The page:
In 1956 President Nasser of Egypt moved to take possession of the Suez Canal, thereby bringing the Middle East to the brink of war. The British and the French, who operated the canal, joined with Israel in a plan to retake it by force. Despite the special relationship between England and America, Dwight Eisenhower intervened to stop the invasion.
In Ike's Gamble, Michael Doran shows how Nasser played the US, invoking America's opposition to European colonialism to drive a wedge between Eisenhower and two British Prime Ministers, Winston Churchill and Anthony Eden. Meanwhile, in his quest to make himself the strongman of the Arab world, Nasser was making weapons deals with the USSR and destabilizing other Arab countries that the US had been courting. The Suez Crisis was his crowning triumph. In time, Eisenhower would conclude that Nasser had duped him, that the Arab countries were too fractious to anchor America's interests in the Middle East, and that the US should turn instead to Israel.
Affording deep insight into Eisenhower and his foreign policy, this fascinating and provocative history provides a rich new understanding of how the US became the power broker in the Middle East.
Doran tells us that the Middle East is in the throes of an historical crisis, a prolonged period of instability. American policy can exacerbate or ameliorate the major conflicts, but in the Middle East, it is prudent to assume that the solution to every problem will inevitably generate new problems. Like Sisyphus, the United States has no choice but to push the boulder up a hill whose pinnacle remains forever out of reach.
"Doran's profoundly humbling message will not be very welcome to ambitious policy makers of any political stripe. For that reason, it is all the more valuable as the Obama administration leaves office unchastened by adverse experienceand its potential successors assess the grim options they inherit.Doran's profoundly humbling message will not be very welcome to ambitious policy makers of any political stripe. For that reason, it is all the more valuable as the Obama administration leaves office unchastened by adverse experienceand its potential successors assess the grim options they inherit."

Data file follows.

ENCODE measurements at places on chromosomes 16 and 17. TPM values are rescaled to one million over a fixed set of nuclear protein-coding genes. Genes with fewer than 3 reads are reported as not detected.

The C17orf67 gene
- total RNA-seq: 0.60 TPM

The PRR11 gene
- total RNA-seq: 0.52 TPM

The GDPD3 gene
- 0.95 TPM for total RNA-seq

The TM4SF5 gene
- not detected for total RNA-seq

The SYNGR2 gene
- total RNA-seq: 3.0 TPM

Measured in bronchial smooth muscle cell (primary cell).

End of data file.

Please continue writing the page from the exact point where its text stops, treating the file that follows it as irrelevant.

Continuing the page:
David Frum, a senior editor at The Atlantic and chairman of the British think tank Policy Exchange, was a speechwriter for President George W. Bush in 2001-02.
"A disturbing history that clearly reveals the dangerous "collective American delusion" about the Middle East, which the author believes still persists today."
"Doran is so good at bringing Eisenhower and his challenges to life that one can't avoid making comparisons with the tough choices confronting the United States today. I can't think of another book that so thoroughly challenged my assumptions about America's role in the Middle East."
Will McCants is author of The Isis Apocalypse and Director, Project on U.S. Relations with the Islamic World at The Brookings Institution
Michael Doran, a senior director of the National Security Council in the George W. Bush administration and now at the Hudson Institute, is a leading expert on radical ideologies of the Middle East.
A Council on Foreign Relations Book.
This incisive, deeply informed book introduces post-apartheid South Africa to an international audience. South Africa's crushing historical burden of racism and white supremacy continues to resonate today. Nevertheless, despite calls to undermine the 1994 political settlement characterized by human rights guarantees and the rule of law, distinguished diplomat Ambassador John Campbell argues that the country's future is bright and that its democratic institutions will weather its current lackluster governance.
The book opens with an overview to orient readers to South Africa's historical inheritance. A look back at the presidential inaugurations of Nelson Mandela and Jacob Zuma and Mandela's funeral illustrates some of the ways South Africa has indeed changed since 1994. Reviewing current demographic trends, Campbell highlights the persistent consequences of apartheid. He goes on to consider education, health, and current political developments, including land reform, with an eye on how South Africa's democracy is responding to associated thorny challenges. The book ends with an assessment of why prospects are currently poor for closer South African ties with the West. Campbell concludes, though, that South Africa's democracy has been surprisingly adaptable, and that despite intractable problems, the black majority are no longer strangers in their own country.